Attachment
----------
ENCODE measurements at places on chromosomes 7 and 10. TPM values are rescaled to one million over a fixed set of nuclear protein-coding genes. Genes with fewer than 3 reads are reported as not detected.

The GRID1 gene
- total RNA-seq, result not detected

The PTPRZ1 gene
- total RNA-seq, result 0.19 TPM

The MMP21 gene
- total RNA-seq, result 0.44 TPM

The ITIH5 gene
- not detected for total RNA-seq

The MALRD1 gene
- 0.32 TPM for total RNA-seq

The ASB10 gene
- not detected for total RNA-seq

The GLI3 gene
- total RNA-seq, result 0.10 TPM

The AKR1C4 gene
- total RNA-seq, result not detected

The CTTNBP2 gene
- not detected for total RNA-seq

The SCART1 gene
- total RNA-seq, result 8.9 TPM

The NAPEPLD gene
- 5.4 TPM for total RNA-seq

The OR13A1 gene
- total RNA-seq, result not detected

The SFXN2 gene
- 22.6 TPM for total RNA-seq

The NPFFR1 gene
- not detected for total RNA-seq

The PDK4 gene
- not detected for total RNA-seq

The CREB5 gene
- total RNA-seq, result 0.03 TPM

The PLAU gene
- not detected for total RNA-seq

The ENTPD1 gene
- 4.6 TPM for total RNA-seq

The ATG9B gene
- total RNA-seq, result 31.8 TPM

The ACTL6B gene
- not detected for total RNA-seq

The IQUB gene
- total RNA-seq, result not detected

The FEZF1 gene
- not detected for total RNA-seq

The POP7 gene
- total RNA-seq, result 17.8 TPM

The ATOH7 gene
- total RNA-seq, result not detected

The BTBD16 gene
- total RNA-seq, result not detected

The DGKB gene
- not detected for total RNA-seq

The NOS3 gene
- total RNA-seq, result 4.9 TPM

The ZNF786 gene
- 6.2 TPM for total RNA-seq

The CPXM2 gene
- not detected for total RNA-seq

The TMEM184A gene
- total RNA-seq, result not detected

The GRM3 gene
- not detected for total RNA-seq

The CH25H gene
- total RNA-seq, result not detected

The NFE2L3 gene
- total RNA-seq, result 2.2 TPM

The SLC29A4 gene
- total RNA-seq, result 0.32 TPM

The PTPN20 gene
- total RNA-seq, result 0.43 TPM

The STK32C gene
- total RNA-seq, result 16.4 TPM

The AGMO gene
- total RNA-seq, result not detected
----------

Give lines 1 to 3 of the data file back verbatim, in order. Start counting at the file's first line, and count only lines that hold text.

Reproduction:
ENCODE measurements at places on chromosomes 7 and 10. TPM values are rescaled to one million over a fixed set of nuclear protein-coding genes. Genes with fewer than 3 reads are reported as not detected.

The GRID1 gene
- total RNA-seq, result not detected